Visit and learn all about ‘The Aloha State’ with your kids using this fun Hawaii State Study.
As a sun and sand lover, I’m quite certain I’d enjoy visiting Hawaii if we ever went there. As a Navy Brat, I would like to visit the Pearl Harbor National Memorial in Honolulu someday.
My stepson and husband have been talking about visiting Hawaii for a very long time. It has always been the expense that has kept us from making the trip as it has often been the most expensive destination we’ve looked into visiting.
So, while I haven’t had my toes in the sand in Hawaii or seen it firsthand, I did enjoy the research and virtual trips I made while working on this state study.
I designed this Hawaii State Study to make learning about ‘The Aloha State’, both fun and educational experience. I’ve included videos, articles, literature options, state facts, famous landmarks and more to provide thorough learning opportunities for your children.
Hawaii State Study
History of the State of Hawaii
Hawaii Literature and Research Resources
All About Hawaii
Year Hawaii Became a State
August 31, 1959
6,423.4 square miles
State Name Origin
Hawaiians say that the name of Hawaii is derived from the mythological character “Hawaii’iloa” who is said to have first discovered and settled the islands, thus the islands are named for him.
Ua Mau ke Ea o ka ‘Aina I ka Pono- “The life of the land is perpetuated in righteousness” was adopted as the state motto in 1959.
The nickname, The Aloha State, was officially adopted on August 21, 1959.
Lyrics to the Song Hawaii Ponoi were written by King David Kalakaua and were put to music by Captain Henri Berger. This song was adopted as the state song in 1967.
The Hawaii state flag has eight horizontal alternating white, red and blue stripes with the Union Jack in its upper left-hand corner. The stripes symbolize its eight major islands, and the Union Jack symbolizes that it was at one time under the protection of Great Britain. It was officially adopted December 29, 1845.
The wild nene (Hawaiian goose) was chosen as the official state bird in 1957.
The Kukui tree (candlenut tree) was adopted as the official state tree in 1959. It was used for candles by early settlers. However, the Kukui tree is not native to Hawaii, it was brought to Hawaii from Polynesia.
State Marine Mammal
The humpback whale was designated as the official state marine mammal in 1979.
In 2006, the Humuhumunkunkuapauaa was adopted as the official state fish.
Pulelehua was chosen as the official state insect in 2009.
State Land Mammal
The endangered Hawaiian hoary bat was adopted as the state mammal in 2015.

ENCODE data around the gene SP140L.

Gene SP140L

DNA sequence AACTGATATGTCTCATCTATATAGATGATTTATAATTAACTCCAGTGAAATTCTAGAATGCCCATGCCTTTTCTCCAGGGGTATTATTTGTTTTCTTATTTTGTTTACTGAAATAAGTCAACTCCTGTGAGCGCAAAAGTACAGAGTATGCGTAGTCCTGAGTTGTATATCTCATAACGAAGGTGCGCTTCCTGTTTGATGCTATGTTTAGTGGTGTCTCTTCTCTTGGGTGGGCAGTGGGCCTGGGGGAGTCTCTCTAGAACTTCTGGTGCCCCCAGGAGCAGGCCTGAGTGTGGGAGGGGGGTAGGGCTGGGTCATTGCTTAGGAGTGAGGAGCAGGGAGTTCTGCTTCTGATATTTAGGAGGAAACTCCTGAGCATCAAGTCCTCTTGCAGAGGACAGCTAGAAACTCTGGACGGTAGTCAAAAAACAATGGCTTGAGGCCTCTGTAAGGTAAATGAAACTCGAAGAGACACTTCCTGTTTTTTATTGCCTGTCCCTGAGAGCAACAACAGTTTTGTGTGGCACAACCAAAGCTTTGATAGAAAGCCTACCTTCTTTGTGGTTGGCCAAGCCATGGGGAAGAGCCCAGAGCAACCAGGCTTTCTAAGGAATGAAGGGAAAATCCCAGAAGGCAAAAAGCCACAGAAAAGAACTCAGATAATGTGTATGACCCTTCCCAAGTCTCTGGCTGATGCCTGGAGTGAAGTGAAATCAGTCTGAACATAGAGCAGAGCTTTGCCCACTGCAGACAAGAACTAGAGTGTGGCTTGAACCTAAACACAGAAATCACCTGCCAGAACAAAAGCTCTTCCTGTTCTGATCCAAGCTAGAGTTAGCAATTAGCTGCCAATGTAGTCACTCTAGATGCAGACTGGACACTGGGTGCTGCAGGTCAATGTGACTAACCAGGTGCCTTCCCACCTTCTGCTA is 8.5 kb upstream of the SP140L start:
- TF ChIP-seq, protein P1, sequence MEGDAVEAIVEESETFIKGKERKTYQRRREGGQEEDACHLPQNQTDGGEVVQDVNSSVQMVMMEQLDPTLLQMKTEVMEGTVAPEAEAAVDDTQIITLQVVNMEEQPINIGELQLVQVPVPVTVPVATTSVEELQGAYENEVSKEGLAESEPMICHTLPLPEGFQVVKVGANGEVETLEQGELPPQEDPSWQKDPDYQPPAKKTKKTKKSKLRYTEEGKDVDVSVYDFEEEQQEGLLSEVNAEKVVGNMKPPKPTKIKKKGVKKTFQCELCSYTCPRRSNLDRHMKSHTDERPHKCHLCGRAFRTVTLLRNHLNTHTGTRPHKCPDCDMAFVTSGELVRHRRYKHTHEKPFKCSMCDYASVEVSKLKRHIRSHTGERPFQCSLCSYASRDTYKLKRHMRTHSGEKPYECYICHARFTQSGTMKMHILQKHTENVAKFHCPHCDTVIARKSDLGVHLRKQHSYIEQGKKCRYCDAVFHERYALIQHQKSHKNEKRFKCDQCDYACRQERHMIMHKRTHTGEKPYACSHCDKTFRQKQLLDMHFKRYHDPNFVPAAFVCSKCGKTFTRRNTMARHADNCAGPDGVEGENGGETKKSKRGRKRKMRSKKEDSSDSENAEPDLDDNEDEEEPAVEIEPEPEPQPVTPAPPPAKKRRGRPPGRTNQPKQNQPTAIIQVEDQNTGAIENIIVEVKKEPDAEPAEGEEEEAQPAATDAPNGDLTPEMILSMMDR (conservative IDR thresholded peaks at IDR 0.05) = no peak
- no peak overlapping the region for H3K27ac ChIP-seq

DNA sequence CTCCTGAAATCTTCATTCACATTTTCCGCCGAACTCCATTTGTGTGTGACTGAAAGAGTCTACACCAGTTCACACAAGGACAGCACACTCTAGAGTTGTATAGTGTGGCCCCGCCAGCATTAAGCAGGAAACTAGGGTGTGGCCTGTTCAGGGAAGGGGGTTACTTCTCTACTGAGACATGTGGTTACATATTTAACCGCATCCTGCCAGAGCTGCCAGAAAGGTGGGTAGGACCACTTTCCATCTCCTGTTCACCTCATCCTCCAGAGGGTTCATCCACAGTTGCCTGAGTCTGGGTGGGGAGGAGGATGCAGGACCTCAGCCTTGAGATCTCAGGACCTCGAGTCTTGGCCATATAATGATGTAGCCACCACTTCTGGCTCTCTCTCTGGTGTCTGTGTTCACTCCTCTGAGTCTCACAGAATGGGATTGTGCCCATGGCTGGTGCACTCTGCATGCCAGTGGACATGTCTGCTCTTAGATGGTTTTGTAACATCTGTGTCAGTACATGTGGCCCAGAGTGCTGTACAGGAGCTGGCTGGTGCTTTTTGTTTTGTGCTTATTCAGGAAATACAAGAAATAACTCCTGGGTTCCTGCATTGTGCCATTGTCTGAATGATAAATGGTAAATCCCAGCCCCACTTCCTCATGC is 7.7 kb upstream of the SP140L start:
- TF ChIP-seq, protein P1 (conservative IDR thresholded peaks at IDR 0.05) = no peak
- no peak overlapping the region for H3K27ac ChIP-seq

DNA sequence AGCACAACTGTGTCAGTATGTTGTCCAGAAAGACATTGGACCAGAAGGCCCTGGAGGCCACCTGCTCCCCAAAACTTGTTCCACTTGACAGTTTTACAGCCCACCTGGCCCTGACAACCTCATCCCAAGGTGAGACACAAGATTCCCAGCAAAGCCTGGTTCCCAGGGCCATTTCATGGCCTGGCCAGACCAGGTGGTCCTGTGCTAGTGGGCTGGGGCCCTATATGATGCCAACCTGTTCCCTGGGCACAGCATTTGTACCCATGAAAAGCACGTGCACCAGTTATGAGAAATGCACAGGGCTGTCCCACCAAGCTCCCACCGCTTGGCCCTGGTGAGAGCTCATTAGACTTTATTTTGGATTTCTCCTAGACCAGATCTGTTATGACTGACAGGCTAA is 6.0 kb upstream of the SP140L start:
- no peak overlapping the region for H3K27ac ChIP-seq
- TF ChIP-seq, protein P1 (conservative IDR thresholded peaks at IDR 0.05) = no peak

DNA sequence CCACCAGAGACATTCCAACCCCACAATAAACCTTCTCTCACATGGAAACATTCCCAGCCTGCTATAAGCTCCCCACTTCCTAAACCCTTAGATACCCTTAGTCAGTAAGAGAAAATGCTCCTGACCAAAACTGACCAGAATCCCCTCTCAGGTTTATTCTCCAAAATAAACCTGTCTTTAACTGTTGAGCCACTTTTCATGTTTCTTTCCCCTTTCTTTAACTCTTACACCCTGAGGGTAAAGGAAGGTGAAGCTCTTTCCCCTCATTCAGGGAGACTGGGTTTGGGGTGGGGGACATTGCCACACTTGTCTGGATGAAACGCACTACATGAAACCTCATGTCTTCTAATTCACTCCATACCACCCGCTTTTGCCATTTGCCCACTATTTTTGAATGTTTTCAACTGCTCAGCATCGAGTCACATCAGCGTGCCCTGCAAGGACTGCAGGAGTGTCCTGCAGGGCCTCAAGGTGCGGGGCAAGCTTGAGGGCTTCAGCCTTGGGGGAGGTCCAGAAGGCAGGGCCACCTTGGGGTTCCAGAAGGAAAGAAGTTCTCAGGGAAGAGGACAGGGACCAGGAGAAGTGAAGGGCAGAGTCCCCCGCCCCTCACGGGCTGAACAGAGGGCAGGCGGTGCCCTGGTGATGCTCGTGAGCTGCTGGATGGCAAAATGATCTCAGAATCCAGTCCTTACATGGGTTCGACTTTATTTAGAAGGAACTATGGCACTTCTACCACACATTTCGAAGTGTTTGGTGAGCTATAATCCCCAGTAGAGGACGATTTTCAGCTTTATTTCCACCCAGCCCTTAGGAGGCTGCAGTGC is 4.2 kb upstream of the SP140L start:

In 2008, the Hawaiian monk seal was designated as the official state mammal.
Kalo was chosen as the official state plant in 2007. It is believed to be one of the earliest cultivated plants in Hawaii. Both its leaves and roots are edible.
Pua Aloalo (yellow hibiscus) was designated as the official state flower in 1988.
Pua Aloalo grows on all of the Hawaiian Islands but is considered an endangered species because it is only grown in Hawaii and only a few remain in the wild.
- Major Cities
- Pearl city
- Anahulu River
- Hanalei River
- Hanapepe River
- Hule’ia River
- Kalihiwai River
- Lumaha’I River
- Waihee River
- Wailau River
- Wailuku River
- Waimea River
- Green Lake
- Halalii Lake
- Halulu Lake
- Ka Loko Resevoir
- Violet Lake
- Lake Waiau
- Interstate H-2 – North and South (Oahu)
- Interstate H-3 – Northeastern and Southwestern (Oahu)
- Interstate 85 – North and South (Oahu)
- Interstate H-1– East and West (Oahu)
- Interstate H-201 – Northwest and Southeast (Oahu)
- Routes 11, 19, 190- Hawaii Belt Road (encircles the island of Hawaii)
- Route 30- North and South (on Maui)
- Route 31- East and West (on Maui)
- Routes 36 and 360- Northwest and Southeast (on Maui)
- Route 37 – North-South (on Maui)
- Route 50- East and West (on Kaua’i)
- Route 51- North and South (on Kaua’i)
- Route 56- Northwest and South (On Kaua’i)
- Rout 570- East to West (On Kaua’i)
- Ala Kahakai National Historic Trail
- Haleakala National Park
- Hawaii Volcanoes National Park
- Honouliuli National Historic Site
- Kalaupapa National Historical Park
- Kaloko/ Honokohau National Historical Park
- Pearl Harbor National Memorial
- Puukohola Heiau National Historic Site
- Puuhonua o Honaunau National Historical Park
- Ahukini State Recreational Pier
- Haena State Park
- Kokee State Park
- Napali Coast State Wilderness Park
- Russian Fort Elizabeth State Historical Park
- Polihale State Park
- Wailua River State Park
- Waimea Canyon State Park
- Waimea State Recreational Pier
- Ahupuaa ‘O Kahana State Park
- Aiea Bay State Recreation Area
- Diamond Head State Monument
- Heeia State Park
- Iolani Palace State Monument
- Kaena Point State Park
- Kaiwi State Scenic Shoreline
- Keaiwa Heiau State Recreation Area
- Laie Point State Wayside
- Malaekahana State Recreation Area
- Nuuanu Pali State Wayside
- Puu O Mahuka Heiau State Historic Site
- Puu Ualakaa State Wayside
- Queen Emma Summer Palace
- Royal Mausoleum State Monument
- Sand Island State Recreation Area
- Ulupo Heiau State Historic Site